02 July, 2020
Los Angeles Police Department
VIA ELECTRONIC REQUEST
Re: California Public Records Act request
To Whom It May Concern:
Pursuant to the California Public Records Act, Section 6250 et seq. of the Government Code and the California state Constitution, as amended by Proposition 59, and all other applicable laws, including Penal Code Section 832.7(b) as defined by SB1421, we are requesting copies of the following records we believe to be held by your agency:
“Letters of discipline” and/or any analogous document or record created, filed, or otherwise maintained between January 1, 1996 and the termination of employment in 2006 for Los Angeles Police Department officer George Gascon relating to complaints, reports, investigations, or findings from:
1. Any incident involving the discharge of a firearm at a person by a peace officer or custodial officer;
2. Any incident in which the use of force by a peace officer or custodial officer against a person resulted in death, or in great bodily injury;
3. Any incident in which a sustained finding was made by any law enforcement agency or oversight agency that a peace officer or custodial officer engaged in sexual assault involving a member of the public;
4. Any incident in which a sustained finding was made by any law enforcement agency or oversight agency of dishonesty by a peace officer or custodial officer directly relating to the reporting, investigation, or prosecution of a crime, or directly relating to the reporting of, or investigation of misconduct by, another peace officer or custodial officer, including, but not limited to, any sustained finding of perjury, false statements, filing false reports, destruction, falsifying, or concealing of evidence.
By “Letters of Discipline” we are referring to any documents sent to peace officers that notify them of the discipline being imposed against them. The documents may also include the severity of the discipline; the policies and procedures violated; the basic facts of the case, the officer’s work history and whether or not the officer contested the discipline.
Please respond to this request promptly. As you probably know the following legal rules apply to this request:
Prompt Disclosure: Government Code Section 6253 (b), (d)
Records not exempt from disclosure are to be made “promptly available.” No provision of the CPRA, including the response periods noted below, “shall be construed to permit an agency to delay or obstruct the inspection or copying of public records.”
Deadlines: Government Code Section 6253 (c)
You are required “promptly” and in no case more than 10 calendar days from the date of this request, to determine, and inform us in writing, whether you are going to decline all or part of the request, and the law(s) that you are relying on, unless within that period you notify us in writing that you intend to take up to an additional 14 days to make the determination because of your need:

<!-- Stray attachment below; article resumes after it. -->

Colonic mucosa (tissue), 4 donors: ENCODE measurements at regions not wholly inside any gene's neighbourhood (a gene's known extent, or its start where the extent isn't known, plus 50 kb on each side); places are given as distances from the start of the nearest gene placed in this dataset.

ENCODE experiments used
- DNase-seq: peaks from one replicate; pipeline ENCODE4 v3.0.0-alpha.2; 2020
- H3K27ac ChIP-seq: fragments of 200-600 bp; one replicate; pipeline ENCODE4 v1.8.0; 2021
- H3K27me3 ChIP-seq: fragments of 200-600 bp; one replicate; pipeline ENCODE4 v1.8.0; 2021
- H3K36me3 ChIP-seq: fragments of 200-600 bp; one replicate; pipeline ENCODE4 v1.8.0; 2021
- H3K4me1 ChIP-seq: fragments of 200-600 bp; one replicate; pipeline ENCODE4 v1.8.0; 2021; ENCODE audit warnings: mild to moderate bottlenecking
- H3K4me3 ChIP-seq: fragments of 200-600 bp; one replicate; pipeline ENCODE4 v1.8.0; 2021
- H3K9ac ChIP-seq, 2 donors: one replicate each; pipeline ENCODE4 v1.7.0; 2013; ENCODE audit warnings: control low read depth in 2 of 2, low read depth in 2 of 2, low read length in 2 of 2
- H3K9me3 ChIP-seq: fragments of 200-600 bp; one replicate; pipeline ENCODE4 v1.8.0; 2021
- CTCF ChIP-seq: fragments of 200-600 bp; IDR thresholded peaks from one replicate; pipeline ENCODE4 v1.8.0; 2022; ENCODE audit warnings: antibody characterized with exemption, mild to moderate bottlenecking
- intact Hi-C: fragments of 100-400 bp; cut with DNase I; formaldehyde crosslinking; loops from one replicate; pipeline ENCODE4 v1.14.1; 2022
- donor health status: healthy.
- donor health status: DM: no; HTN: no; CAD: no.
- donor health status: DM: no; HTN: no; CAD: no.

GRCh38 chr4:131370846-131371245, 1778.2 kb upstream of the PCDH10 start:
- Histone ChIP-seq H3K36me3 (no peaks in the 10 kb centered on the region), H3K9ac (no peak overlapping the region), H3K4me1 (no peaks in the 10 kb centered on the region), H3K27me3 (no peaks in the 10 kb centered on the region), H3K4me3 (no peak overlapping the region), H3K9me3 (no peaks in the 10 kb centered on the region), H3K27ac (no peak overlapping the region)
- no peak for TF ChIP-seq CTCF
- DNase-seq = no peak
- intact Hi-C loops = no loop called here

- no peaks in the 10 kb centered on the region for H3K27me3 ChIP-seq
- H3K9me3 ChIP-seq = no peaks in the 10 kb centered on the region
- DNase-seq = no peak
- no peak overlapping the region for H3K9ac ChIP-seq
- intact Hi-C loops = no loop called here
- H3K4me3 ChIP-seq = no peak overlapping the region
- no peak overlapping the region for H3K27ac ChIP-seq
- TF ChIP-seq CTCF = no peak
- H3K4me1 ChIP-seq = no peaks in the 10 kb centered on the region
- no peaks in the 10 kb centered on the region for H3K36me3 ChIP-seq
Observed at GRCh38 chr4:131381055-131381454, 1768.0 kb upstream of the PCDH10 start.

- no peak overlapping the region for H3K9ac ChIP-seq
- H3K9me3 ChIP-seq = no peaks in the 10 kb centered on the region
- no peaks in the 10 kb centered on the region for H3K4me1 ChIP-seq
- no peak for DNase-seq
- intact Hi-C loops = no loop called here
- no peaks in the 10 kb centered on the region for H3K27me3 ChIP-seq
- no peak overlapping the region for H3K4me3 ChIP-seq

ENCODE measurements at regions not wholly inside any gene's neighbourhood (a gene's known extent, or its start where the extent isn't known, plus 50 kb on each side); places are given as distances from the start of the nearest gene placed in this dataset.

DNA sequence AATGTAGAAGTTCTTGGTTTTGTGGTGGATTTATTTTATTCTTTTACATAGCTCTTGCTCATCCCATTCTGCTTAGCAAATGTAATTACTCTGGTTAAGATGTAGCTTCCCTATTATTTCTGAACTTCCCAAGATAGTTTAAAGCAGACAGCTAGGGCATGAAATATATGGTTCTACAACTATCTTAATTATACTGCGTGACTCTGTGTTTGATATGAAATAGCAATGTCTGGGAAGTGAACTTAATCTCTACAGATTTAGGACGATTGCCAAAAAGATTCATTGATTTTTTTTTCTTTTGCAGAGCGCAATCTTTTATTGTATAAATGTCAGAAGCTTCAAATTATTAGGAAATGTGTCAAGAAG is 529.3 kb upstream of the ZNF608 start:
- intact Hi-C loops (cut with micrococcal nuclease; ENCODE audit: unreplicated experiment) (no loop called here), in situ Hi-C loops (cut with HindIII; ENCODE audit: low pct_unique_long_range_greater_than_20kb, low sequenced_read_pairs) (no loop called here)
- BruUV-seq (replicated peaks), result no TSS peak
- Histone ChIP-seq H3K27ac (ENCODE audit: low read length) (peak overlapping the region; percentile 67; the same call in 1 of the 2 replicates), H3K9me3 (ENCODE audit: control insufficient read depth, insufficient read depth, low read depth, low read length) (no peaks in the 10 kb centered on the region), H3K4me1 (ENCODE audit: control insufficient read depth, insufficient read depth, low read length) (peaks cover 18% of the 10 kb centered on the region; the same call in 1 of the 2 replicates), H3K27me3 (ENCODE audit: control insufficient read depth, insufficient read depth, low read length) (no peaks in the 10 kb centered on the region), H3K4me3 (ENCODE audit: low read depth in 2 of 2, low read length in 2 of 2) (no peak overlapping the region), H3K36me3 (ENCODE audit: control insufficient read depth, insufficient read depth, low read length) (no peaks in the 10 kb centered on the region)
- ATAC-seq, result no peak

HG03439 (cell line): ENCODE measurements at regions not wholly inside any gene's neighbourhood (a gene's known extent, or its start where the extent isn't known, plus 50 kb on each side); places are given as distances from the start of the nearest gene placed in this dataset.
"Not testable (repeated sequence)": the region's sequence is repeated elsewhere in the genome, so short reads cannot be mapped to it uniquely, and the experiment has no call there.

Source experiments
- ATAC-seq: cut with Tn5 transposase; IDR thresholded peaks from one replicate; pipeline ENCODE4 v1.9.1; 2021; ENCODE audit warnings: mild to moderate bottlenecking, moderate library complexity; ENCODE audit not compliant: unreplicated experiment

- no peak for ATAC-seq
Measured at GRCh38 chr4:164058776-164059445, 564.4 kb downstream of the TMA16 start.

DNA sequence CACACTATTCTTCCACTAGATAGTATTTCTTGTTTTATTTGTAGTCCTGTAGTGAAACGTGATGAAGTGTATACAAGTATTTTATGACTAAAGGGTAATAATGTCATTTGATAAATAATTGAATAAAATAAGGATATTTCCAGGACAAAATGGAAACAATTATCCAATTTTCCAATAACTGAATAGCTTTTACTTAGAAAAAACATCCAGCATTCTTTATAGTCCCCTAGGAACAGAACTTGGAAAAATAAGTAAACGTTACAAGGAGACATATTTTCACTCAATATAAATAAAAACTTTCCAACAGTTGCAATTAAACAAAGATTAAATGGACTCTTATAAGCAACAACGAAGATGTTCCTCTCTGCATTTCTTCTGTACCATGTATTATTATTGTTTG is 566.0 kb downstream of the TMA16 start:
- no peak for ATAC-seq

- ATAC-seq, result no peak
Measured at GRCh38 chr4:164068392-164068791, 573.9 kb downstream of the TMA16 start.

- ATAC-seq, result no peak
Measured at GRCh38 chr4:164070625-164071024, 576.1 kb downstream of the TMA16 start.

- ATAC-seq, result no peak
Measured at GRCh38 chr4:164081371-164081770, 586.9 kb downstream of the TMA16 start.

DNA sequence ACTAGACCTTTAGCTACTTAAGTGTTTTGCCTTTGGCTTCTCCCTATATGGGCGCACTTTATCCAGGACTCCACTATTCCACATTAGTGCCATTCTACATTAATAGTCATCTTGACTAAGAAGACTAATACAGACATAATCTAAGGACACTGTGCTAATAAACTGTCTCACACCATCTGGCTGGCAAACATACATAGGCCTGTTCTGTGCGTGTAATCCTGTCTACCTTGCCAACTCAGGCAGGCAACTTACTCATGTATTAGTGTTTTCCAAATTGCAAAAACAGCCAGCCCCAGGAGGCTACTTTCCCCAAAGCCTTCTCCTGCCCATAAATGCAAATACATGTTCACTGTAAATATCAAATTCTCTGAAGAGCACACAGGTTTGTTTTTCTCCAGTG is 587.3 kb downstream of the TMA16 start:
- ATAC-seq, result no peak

- to search for and collect the requested records from field facilities or other establishments that are separate from the office processing the request;
- to search for, collect, and appropriately examine a voluminous amount of separate and distinct records that are demanded in a single request;
- for consultation, which shall be conducted with all practicable speed, with another agency having substantial interest in the determination of the request or among two or more components of the agency having substantial subject matter interest therein; or
- to compile data, to write programming language or a computer program, or to construct a computer report to extract data.
Your notice must set forth “the reasons for the extension and the date on which a determination is expected to be dispatched.” If you determine that any of the records I have requested are disclosable, your written notice must “state the estimated date and time when the records will be made available.”
Constitutional Rule of Interpretation: Article I, Section 3 (b)
The California Constitution requires that the Public Records Act “shall be broadly construed if it furthers the people’s right of access, and narrowly construed if it limits the right of access.” This rule must be heeded in interpreting any exemptions from disclosure you believe to be applicable.
To the extent that a portion of the information we have requested is exempt by express provisions of law, the public records act additionally requires segregation and deletion of that material in order that the remainder of the information may be provided in satisfaction of our request.
If you determine that an express provision of law exists to exempt from disclosure all or a portion of the information we have requested, please respond to us in writing, via email, citing the specific portion of the law that allows for the exemption. In addition, the act requires government agencies to “provide suggestions for overcoming any practical basis for denying access to the records or information sought.”
Please contact us if you have any questions about our request.